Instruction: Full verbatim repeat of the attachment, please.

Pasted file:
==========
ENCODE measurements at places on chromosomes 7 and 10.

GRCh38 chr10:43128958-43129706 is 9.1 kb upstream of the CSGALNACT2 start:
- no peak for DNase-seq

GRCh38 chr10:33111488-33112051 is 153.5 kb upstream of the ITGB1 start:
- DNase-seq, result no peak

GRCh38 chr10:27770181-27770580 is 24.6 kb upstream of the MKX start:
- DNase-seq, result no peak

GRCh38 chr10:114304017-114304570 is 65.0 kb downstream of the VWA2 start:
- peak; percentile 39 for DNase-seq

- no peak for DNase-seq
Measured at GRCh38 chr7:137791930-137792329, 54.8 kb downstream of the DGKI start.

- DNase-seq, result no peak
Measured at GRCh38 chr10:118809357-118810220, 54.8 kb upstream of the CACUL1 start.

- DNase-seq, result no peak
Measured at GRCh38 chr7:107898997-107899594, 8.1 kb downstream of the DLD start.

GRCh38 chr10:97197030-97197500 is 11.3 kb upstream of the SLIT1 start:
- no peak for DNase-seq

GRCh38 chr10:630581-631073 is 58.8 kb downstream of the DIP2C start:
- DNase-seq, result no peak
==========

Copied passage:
ENCODE measurements at places on chromosomes 7 and 10.

GRCh38 chr10:43128958-43129706 is 9.1 kb upstream of the CSGALNACT2 start:
- no peak for DNase-seq

GRCh38 chr10:33111488-33112051 is 153.5 kb upstream of the ITGB1 start:
- DNase-seq, result no peak

GRCh38 chr10:27770181-27770580 is 24.6 kb upstream of the MKX start:
- DNase-seq, result no peak

GRCh38 chr10:114304017-114304570 is 65.0 kb downstream of the VWA2 start:
- peak; percentile 39 for DNase-seq

- no peak for DNase-seq
Measured at GRCh38 chr7:137791930-137792329, 54.8 kb downstream of the DGKI start.

- DNase-seq, result no peak
Measured at GRCh38 chr10:118809357-118810220, 54.8 kb upstream of the CACUL1 start.

- DNase-seq, result no peak
Measured at GRCh38 chr7:107898997-107899594, 8.1 kb downstream of the DLD start.

GRCh38 chr10:97197030-97197500 is 11.3 kb upstream of the SLIT1 start:
- no peak for DNase-seq

GRCh38 chr10:630581-631073 is 58.8 kb downstream of the DIP2C start:
- DNase-seq, result no peak